In a world where talk is cheap and fast, to feel listened to is a precious gift. That is why I have practiced reflective listening for several years via Living Compassion. It’s created a structured program, with clear and precise guidelines for how to participate. Each quarter it assigns reflective listening “buddies”.
Last night I dreamt that my buddy had called my phone and left a long voice mail (which is not allowed in real life) because I had not been around to answer it. In the dream, I tried calling her back to have a reflective listening call, where each of us has 15 minutes in which to speak and have the other person reflect, without cross-talk or conversation. Except my dream self couldn’t get the tablet-sized device to switch to phone mode. I kept touching the handset icon but nothing happened. Then my device started playing music which I couldn’t figure out how to turn off. I am not sure which was worse about this mini nightmare: the technology that seemed to have a mind and life of its own or the missed opportunity for a genuine, refreshing and even intimate connection.
In our conditioned world, it has been my experience, much of the time, that when I open my mouth the person or people in my vicinity have not actually listened. They might use what I have said to share something about themselves, contradict me, offer unsolicited advice, change the topic, deflect with a joke, or try to point out something positive or reassure me when all I want is to be heard and witnessed in the moment. Period. To listen is, in theory, so simple yet, for many people, almost impossible, given that we’ve have been taught, from early childhood, to have an answer or a response because silence or even a brief pause is “awkward” or uncomfortable.
Through reflective listening, I have discovered that even heavy or distressing thoughts and beliefs can quickly lose their weight or charge when someone just reflects (or repeats) what I have said back to me. That way I can hear myself more clearly, and sometimes I will laugh at the absurdities the mind creates, absurdities that feel true when they are not exposed to the light of day and to the nonjudgmental ear of a listener. To reflect for my partner is just as powerful. In listening to him or her without jumping in to offer advice, ask a question, or otherwise interfere or steer, I hear echoes of my own conditioned mind. I become aware of our shared commitment to discover what is actually true for each of us, rather than what we’ve been told to think or believe. It’s been a rare reflective listening call when I haven’t hung up feeling calmer and even more joyful than I was beforehand.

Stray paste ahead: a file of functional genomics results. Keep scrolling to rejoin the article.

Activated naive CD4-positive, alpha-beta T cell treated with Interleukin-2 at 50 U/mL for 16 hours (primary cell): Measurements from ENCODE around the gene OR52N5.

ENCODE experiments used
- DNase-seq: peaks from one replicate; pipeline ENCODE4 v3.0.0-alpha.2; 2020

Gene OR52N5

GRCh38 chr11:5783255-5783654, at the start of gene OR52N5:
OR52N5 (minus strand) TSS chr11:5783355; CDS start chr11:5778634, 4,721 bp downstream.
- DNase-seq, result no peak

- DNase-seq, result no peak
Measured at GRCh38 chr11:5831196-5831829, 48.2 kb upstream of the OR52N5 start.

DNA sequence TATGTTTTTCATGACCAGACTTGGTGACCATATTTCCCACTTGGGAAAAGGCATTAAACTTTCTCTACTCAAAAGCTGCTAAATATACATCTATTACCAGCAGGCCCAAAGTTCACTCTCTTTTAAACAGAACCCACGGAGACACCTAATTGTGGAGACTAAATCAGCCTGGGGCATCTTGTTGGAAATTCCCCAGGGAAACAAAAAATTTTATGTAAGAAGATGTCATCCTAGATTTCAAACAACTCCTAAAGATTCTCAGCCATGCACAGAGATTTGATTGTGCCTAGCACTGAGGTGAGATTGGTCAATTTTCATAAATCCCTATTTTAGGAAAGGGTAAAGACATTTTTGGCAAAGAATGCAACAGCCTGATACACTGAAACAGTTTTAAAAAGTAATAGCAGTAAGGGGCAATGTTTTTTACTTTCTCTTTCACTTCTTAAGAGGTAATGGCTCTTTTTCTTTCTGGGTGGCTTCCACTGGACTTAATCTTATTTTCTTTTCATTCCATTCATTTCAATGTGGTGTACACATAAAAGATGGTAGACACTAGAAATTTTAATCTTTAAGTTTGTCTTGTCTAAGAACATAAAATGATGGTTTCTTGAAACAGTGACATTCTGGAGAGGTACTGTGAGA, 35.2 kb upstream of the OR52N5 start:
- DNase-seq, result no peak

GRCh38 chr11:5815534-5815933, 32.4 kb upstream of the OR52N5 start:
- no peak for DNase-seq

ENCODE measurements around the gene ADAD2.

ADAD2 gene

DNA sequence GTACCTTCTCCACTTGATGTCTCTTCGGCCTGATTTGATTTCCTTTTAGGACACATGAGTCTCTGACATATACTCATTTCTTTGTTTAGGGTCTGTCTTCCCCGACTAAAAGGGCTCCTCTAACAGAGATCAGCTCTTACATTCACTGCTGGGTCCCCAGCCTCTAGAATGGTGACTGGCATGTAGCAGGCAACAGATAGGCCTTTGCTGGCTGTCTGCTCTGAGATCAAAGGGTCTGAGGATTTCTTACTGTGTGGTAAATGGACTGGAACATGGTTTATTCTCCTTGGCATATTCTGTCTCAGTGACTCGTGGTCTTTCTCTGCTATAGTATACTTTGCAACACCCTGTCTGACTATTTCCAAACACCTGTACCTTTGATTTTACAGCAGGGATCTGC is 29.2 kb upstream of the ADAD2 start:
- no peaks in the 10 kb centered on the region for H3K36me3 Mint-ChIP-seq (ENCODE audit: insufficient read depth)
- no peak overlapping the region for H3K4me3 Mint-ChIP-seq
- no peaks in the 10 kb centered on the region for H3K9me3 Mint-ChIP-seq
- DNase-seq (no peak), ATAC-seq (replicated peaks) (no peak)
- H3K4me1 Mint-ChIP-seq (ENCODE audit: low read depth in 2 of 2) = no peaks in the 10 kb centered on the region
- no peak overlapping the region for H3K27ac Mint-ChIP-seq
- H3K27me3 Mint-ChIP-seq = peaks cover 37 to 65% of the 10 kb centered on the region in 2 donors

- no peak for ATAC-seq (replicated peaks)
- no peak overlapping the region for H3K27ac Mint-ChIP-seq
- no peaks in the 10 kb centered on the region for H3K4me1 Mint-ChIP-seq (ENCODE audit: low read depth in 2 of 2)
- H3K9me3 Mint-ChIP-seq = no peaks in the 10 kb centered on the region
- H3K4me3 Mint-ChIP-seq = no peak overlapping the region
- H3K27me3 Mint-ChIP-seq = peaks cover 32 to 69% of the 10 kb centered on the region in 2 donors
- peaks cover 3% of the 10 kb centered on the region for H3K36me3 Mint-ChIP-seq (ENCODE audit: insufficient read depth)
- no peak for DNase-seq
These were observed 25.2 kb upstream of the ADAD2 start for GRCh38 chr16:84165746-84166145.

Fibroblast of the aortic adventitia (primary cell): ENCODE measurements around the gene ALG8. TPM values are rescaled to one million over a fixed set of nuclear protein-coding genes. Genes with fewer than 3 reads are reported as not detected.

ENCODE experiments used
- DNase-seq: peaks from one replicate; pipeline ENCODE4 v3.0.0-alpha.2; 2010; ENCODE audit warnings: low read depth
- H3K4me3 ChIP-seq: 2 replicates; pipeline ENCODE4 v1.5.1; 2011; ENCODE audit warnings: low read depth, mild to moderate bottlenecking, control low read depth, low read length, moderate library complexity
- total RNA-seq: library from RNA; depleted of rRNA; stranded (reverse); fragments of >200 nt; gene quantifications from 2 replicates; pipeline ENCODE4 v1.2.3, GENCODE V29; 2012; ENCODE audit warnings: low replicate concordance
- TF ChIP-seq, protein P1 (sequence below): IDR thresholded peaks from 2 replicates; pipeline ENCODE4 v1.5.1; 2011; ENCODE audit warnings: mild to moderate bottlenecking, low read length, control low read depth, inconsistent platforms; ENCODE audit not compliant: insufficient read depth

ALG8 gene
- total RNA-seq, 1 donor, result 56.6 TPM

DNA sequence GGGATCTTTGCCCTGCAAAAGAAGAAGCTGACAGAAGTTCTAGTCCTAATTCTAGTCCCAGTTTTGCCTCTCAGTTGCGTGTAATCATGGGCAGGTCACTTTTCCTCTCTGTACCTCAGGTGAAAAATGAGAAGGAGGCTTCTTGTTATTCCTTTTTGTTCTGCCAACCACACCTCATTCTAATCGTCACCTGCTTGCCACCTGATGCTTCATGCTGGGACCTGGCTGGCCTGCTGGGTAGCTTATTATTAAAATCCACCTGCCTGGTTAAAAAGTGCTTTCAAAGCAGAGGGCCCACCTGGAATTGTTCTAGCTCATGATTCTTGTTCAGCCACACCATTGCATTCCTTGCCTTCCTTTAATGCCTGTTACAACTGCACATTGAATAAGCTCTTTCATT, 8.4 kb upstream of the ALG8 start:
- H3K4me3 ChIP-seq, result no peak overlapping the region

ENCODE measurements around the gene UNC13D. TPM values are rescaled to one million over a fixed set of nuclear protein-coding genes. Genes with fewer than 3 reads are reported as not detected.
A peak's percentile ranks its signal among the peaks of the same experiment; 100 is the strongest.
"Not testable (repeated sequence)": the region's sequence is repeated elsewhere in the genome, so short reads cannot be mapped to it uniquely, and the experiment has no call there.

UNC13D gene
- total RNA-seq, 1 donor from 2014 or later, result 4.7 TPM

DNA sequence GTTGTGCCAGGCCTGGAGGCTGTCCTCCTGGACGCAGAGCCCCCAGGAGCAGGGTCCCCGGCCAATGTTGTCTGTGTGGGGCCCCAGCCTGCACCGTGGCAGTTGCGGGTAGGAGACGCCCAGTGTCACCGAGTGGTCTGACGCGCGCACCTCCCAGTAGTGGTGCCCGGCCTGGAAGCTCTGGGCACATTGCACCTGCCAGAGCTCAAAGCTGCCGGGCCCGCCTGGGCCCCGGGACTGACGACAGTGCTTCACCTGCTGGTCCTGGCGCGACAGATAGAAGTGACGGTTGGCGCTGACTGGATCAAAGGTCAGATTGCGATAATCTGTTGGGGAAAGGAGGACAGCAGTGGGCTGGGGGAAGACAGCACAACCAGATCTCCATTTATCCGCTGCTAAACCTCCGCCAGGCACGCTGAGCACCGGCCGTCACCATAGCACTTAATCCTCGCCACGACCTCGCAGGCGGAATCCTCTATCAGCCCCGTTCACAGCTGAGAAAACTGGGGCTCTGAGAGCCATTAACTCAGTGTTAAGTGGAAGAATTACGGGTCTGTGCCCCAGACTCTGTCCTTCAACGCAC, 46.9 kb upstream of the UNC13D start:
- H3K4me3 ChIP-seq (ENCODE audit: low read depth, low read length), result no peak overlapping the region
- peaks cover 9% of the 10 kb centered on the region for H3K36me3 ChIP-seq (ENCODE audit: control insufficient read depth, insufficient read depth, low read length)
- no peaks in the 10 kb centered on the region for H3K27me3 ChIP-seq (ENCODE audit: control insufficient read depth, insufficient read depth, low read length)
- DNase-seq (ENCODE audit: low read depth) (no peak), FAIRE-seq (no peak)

When I got out of bed after my bad dream, I double checked the time of my reflective listening call for this morning. I made sure I had my earbuds available. At the appointed moment, I dialed my partner’s number. No one answered, not even voicemail. I tried again and, this time, heard the prompt to leave a short message, so I did. I suspect, but can’t know for sure, that she had forgotten since we usually reflect on Wednesdays and, this week, we switched the day. Perhaps the bad dream had prepared me for this disappointment, and reminded me that there is more I can do to reduce my use of technology and dial down the mental static it creates so that I can be more present, whether my buddy is available or not.
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